There are 3 hosts to connect to from the network. Like Arid, they have their own rules and routines they follow. It’s up to Arid to bind herself to each of them and find ways to break their usual habits of what they’re programmed to do. As we see Arid grow as AI, so do we see these hosts. The three hosts you will meet all have vastly different personalities and each of their environments reflect that. Each host has a limited way of thinking and it’s up to Arid to use their surrounding to manipulate or rather break their routine by introducing them to new ideas. There are no physical objects to place in your inventory, but actually usable items that come in the form of ideas which are placed there instead. Getting AI to loosen themselves from methodical behavior and to think for themselves is an approach where Unbound has succeeded taking.
The first host you’ll take control of is the Butler, who routinely and happily serves his master and mistress without much question. What you’ll soon find out is Arid (you) sees the Butler’s situation for what it actually is. Since the Butler has one way of thinking, he perceives it the way he was designed to. Arid and the hosts can start scanning environments by pressing ZL which activates a flashlight (which look different from host to host) to guide where the player wants to point. Highlighting any of the icons marked by a magnifying glass will automatically give you the description of what you’re seeing in the perspective of the host who is viewing it. You can choose to inspect it or use an item on it if you wish, but of course that’s not always guaranteed to actually solve anything. Ironically, if you’re playing in handheld mode, a real life magnifying glass is what you’ll need since the actual box of text when scanning the environment is tiny and difficult to read. Weirdly, I couldn’t get the Pro controller to work in handheld mode and seems only Joy-Con work when the Switch is not docked. Not a deal breaker, but tabletop doesn’t seem like an option.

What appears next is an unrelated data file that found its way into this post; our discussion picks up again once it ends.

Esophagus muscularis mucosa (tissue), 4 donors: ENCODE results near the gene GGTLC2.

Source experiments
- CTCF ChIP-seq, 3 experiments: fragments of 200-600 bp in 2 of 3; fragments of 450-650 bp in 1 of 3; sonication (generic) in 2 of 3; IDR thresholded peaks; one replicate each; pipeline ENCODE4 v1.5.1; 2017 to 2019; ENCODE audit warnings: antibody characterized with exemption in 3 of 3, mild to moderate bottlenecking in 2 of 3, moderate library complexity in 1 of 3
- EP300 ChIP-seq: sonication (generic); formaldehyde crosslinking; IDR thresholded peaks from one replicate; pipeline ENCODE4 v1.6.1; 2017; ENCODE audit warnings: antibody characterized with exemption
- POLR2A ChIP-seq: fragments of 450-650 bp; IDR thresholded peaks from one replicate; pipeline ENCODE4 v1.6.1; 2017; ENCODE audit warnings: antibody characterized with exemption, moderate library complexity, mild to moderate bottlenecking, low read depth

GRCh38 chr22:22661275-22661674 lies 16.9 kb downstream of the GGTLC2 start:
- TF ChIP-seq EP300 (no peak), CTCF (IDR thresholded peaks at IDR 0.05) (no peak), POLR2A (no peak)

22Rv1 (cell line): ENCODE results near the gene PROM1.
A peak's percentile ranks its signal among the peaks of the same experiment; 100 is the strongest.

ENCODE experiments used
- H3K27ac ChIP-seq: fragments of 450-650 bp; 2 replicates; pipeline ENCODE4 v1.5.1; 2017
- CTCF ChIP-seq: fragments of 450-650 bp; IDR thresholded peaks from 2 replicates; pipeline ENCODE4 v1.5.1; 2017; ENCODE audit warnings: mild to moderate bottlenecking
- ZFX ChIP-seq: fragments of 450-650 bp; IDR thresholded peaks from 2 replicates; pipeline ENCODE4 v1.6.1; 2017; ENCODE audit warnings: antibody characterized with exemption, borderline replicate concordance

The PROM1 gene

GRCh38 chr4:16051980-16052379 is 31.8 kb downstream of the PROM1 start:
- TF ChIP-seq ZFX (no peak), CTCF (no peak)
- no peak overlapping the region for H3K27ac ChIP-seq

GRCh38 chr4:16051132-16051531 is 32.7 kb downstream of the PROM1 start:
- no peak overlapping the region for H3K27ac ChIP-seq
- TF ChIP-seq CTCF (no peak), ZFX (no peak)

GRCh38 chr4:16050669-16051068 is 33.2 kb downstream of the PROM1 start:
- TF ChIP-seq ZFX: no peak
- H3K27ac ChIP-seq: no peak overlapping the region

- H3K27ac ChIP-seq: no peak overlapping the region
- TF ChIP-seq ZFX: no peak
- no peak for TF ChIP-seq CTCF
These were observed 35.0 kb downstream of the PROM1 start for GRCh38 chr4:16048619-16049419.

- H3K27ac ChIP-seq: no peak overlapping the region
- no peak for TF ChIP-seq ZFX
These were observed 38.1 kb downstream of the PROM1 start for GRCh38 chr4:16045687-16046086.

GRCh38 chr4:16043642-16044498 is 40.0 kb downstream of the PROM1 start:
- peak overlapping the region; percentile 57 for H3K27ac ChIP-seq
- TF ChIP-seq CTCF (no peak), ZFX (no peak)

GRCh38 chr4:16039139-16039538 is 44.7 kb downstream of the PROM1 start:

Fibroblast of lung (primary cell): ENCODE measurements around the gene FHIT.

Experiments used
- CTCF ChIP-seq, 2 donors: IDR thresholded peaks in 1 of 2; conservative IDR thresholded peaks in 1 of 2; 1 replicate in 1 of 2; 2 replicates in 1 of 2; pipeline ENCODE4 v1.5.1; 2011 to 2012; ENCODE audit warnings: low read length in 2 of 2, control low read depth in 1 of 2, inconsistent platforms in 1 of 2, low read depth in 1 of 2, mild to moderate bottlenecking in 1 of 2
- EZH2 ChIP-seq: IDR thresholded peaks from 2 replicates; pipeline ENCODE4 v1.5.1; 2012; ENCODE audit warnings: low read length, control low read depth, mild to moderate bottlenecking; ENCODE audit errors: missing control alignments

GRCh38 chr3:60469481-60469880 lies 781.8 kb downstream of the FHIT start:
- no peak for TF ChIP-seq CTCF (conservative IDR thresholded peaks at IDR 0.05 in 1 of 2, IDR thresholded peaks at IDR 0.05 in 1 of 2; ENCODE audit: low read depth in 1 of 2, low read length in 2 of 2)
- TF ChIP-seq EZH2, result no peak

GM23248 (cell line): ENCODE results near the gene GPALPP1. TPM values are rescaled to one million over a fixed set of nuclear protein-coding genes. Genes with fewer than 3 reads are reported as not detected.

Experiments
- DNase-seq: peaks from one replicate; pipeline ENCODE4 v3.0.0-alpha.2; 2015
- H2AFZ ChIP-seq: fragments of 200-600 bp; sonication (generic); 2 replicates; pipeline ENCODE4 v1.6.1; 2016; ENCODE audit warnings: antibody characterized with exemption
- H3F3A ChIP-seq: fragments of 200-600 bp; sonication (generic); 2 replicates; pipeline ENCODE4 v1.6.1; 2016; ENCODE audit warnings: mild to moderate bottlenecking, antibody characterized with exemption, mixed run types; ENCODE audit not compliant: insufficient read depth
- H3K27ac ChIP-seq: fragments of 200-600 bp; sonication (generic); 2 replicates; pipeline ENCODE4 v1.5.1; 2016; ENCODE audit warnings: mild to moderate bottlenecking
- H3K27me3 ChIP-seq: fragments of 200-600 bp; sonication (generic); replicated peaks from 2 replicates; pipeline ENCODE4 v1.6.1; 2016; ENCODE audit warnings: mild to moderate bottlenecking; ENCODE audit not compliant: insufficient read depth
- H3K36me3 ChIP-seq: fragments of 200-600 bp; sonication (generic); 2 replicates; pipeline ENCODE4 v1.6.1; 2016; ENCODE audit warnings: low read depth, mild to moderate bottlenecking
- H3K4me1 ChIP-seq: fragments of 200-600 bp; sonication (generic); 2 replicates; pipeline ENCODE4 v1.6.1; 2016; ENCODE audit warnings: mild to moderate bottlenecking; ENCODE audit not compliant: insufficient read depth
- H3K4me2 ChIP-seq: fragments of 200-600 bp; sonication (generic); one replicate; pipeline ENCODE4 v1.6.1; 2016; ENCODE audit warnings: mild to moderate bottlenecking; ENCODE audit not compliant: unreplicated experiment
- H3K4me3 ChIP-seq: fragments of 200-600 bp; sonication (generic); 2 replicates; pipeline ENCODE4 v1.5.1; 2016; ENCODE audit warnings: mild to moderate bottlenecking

What’s brilliant is how Arid, her host and the environment tie in to the gameplay. For instance, Arid can convince the Butler to inspect something which will momentarily lock the Butler’s AI into that object while Arid takes control of the Butler’s body to activate something nearby to get the Butler’s attention once he comes back to his body. What may happen is the Butler will see something in a new light he otherwise would have glossed over. Of course, Arid can only travel so far during this as she is still bound to her host. At any time, pressing the Back button will bring up a grid-like objective screen which also shows the progress of your hosts understanding displayed by a line that moves upwards on its holographic silhouette. With all hosts, Arid will have frequent conversations with them and back & forth dialog makes it seem like you’re never alone even though you’re controlling one being at a time. This creates character building and as you succeed in completing a hosts understanding, the change of their perspective is apparent. In fact, all three hosts are uniquely different from each other that when playing as one you’ll have to put yourself into their “shoes” to figure out what makes sense in the environment to solve. You’ll become acquainted with how each host would see things that even later in the game during certain points it gets more interesting, such as being able to change freely between each of their perspectives when playing only as one. Each host also has their own colored on-screen filter so it makes it easier to identify which perspective you are currently using even without scanning the environment. The puzzles in general never feel obtuse and when you put the pieces together you understand that it makes sense to the context of the story as well.
The audio is okay. I particularly like the cyber sound when entering/exiting networks. Arid and the three hosts are fine when it comes to voice acting, but the others are generally hit or miss. There isn’t much to the soundtrack, but it provides the proper mood for the settings I suppose. There were some bugs I’ve come across worth mentioning and your mileage may vary. I had two dialogues try to play at once which caused my game to crash. At one point I was supposed to receive an item, but got nothing. Closing the game and starting it solved that issue. There was one section of the game that when using a particular item on certain parts of the environment under a certain perspective would crash. I was able to reproduce this crash every single time, but thankfully it’s avoidable and the developer was quick to give me steps to avoid it (hopefully it gets fixed). I had a run in with a never-ending black screen that tried to load the next screen. It’s also avoidable, but also one that I could easily reproduce. A good addition would be control settings saving your changes when in the menus as opposed to when the next auto-save is. Numerous times I had to increase my look sensitivity because the game didn’t keep track of it. Despite these occasional run-ins, I had an otherwise good time.